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New depth for series' three friends

July 24, 2007|By FEDORA COPLEY

Book review

By 12:05 a.m. Saturday, I had the book in my hands. I held it close to me and scuttled out of the Waldenbooks in Binghamton, N.Y.

My family had stopped to pick up a copy of "Harry Potter and the Deathly Hallows" on our way to Vermont for a weekend vacation. During our two-day trip, I ignored many beautiful sights, as my eyes were glued to "Deathly Hallows," the final installment in the series by J.K. Rowling about teenage wizard Harry Potter.

I was very impressed with the book. Honestly, there are very few things that were inadequate.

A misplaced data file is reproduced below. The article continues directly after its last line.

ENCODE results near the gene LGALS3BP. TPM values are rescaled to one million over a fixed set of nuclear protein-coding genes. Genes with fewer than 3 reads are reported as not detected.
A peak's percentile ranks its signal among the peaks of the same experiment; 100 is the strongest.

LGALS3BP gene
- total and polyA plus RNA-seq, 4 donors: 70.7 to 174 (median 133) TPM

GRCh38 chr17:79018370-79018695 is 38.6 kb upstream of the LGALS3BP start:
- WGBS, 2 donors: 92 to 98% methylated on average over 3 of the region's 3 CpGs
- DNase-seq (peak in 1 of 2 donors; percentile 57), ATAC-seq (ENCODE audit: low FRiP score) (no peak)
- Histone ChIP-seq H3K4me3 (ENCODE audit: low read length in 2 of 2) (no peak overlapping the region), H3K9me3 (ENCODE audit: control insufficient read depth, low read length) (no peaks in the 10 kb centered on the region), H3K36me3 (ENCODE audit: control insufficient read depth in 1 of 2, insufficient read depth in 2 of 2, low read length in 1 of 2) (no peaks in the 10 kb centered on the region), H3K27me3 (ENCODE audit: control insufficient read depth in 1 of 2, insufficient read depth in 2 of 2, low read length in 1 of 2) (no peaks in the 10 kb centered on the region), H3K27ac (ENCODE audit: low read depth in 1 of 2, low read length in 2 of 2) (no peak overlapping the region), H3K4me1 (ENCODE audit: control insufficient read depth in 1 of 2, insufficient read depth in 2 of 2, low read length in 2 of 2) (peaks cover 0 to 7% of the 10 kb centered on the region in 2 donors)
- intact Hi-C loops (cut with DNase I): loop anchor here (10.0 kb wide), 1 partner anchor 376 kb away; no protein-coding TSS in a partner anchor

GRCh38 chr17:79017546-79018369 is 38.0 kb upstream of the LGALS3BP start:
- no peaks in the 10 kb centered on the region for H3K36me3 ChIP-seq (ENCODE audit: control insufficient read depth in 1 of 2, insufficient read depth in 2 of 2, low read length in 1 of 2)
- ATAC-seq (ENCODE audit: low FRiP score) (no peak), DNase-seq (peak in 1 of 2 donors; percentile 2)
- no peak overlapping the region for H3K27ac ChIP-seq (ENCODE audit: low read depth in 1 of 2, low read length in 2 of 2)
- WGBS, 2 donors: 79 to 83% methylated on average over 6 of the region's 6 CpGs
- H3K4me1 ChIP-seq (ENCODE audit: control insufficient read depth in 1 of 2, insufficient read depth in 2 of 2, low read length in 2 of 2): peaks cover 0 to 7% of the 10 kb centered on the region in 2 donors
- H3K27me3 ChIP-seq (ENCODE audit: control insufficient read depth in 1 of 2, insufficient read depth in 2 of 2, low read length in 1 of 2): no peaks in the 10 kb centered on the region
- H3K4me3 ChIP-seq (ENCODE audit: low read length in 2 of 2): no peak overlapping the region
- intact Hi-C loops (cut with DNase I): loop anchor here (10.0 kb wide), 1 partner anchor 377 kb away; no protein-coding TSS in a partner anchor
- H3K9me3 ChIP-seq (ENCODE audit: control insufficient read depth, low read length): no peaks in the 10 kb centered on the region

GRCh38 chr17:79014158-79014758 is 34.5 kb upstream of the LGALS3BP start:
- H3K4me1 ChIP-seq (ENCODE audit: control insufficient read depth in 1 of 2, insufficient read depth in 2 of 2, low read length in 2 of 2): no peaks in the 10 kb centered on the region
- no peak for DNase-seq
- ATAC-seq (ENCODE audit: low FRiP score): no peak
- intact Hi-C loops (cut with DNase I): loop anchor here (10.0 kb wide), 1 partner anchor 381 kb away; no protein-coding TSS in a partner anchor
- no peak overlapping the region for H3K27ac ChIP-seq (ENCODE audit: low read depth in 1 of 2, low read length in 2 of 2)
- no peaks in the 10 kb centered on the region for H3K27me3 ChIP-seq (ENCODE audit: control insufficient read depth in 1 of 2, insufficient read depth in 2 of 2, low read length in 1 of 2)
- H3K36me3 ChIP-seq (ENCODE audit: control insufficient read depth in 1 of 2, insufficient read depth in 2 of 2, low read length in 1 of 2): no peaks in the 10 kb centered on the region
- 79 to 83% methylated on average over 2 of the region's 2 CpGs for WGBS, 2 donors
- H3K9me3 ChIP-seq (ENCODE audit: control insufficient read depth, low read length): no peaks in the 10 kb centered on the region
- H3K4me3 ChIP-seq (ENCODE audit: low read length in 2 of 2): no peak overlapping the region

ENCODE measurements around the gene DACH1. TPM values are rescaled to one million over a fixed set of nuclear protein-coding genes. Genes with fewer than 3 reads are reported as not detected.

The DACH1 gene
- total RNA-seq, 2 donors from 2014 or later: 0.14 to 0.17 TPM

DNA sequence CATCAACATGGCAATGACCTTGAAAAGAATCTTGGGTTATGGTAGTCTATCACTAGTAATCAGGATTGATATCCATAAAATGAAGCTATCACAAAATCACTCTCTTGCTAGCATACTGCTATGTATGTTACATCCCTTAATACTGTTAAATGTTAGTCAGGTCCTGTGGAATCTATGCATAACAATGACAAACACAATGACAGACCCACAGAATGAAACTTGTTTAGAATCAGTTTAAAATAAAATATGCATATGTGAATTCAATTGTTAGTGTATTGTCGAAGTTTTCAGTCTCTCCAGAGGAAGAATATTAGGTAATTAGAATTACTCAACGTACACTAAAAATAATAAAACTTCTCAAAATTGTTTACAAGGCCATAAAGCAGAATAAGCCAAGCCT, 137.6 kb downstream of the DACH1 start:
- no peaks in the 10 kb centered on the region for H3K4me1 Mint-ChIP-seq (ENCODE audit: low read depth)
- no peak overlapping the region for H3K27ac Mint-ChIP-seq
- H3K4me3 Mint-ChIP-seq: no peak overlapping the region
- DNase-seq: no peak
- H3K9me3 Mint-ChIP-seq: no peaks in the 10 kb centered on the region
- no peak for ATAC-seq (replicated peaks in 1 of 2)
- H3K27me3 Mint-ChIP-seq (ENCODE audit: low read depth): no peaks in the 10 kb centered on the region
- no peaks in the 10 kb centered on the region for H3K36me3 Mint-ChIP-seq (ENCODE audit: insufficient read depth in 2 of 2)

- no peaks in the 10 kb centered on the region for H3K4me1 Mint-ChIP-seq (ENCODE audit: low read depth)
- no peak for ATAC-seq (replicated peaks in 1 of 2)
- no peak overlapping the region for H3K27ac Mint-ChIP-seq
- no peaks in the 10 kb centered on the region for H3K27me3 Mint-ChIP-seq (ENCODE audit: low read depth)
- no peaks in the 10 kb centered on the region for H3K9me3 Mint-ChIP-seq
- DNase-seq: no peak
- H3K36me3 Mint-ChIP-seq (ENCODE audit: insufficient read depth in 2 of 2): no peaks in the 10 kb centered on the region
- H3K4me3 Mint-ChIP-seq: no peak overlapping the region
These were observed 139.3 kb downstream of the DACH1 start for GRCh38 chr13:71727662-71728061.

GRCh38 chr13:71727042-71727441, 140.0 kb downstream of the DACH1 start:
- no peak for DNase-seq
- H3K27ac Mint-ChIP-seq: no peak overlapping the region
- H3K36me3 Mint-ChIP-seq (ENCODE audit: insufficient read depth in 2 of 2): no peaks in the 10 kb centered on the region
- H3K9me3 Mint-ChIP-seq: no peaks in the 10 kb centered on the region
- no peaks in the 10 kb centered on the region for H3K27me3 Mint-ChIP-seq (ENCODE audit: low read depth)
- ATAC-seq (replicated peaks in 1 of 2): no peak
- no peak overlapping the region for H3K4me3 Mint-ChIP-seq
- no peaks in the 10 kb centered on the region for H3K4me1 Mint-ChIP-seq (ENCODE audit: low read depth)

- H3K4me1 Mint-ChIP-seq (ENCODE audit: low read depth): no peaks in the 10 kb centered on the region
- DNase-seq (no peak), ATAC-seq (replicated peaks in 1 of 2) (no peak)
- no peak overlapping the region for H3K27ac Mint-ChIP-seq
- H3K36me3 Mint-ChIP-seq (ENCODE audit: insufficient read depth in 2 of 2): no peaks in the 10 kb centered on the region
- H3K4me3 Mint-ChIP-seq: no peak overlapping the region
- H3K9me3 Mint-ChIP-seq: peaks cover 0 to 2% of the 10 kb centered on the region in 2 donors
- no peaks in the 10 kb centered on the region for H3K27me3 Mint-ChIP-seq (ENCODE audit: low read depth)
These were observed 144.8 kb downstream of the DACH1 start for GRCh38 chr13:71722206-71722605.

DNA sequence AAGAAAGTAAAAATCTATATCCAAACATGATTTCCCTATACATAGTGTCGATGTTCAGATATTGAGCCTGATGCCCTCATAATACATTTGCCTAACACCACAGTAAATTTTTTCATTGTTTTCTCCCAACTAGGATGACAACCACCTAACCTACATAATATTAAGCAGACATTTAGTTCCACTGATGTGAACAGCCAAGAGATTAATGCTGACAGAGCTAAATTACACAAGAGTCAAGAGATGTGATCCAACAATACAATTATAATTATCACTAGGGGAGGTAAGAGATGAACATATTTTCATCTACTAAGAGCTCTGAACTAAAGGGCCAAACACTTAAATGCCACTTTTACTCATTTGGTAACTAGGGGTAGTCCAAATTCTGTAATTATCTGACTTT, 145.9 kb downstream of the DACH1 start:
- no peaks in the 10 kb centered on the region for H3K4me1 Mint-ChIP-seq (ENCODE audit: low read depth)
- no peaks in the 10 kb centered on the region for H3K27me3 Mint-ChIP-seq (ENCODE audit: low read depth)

Rowling did a great job of seamlessly continuing Harry's epic story. His relationship with best friends Ron and Hermione keeps expanding to include new emotions and chemistry, and a lot of arguing at some points. I liked that the three friends' bond served as an anchor to all the chaos that happens.

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Yes, people die in the book. Yes, my heart was beating extremely fast in many places. Yes, it was worth missing out on some of Vermont.

Throughout the book, Harry discovers new things about his relationship with the evil Lord Voldemort. It makes for a climactic ending, with Harry more mature and knowing than ever before. I was very pleased with the ending. It brought the series together, illuminating the pieces that were previously unexplained.

I think fans of Harry Potter will have little to complain about, except that in this series, there will be no more books.

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